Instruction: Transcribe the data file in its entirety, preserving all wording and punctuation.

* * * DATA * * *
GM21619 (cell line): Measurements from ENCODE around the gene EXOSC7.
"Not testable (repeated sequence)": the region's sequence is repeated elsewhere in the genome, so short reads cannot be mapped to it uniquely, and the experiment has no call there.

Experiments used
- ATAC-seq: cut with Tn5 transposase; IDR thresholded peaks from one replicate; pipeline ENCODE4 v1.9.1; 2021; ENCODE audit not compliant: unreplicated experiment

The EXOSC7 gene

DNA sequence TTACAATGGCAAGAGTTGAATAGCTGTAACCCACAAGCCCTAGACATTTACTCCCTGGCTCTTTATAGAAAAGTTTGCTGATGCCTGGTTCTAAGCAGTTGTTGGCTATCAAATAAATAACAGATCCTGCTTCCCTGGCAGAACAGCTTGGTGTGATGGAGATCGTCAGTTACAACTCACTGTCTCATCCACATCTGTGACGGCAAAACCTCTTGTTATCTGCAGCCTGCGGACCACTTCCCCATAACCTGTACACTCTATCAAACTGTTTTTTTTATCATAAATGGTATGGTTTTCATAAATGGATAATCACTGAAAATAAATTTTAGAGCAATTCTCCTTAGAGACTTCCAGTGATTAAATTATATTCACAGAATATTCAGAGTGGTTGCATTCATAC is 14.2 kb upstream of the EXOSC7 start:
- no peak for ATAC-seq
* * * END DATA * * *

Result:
GM21619 (cell line): Measurements from ENCODE around the gene EXOSC7.
"Not testable (repeated sequence)": the region's sequence is repeated elsewhere in the genome, so short reads cannot be mapped to it uniquely, and the experiment has no call there.

Experiments used
- ATAC-seq: cut with Tn5 transposase; IDR thresholded peaks from one replicate; pipeline ENCODE4 v1.9.1; 2021; ENCODE audit not compliant: unreplicated experiment

The EXOSC7 gene

DNA sequence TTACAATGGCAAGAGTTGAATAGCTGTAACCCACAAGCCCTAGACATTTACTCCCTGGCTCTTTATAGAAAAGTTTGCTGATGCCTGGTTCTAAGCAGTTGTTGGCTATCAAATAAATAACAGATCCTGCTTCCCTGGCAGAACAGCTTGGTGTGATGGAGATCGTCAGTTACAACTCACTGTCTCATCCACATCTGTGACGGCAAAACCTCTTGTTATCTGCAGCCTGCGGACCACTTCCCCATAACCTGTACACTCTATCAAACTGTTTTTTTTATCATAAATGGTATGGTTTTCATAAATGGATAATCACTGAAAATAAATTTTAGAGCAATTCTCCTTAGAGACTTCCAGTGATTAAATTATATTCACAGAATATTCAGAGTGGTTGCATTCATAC is 14.2 kb upstream of the EXOSC7 start:
- no peak for ATAC-seq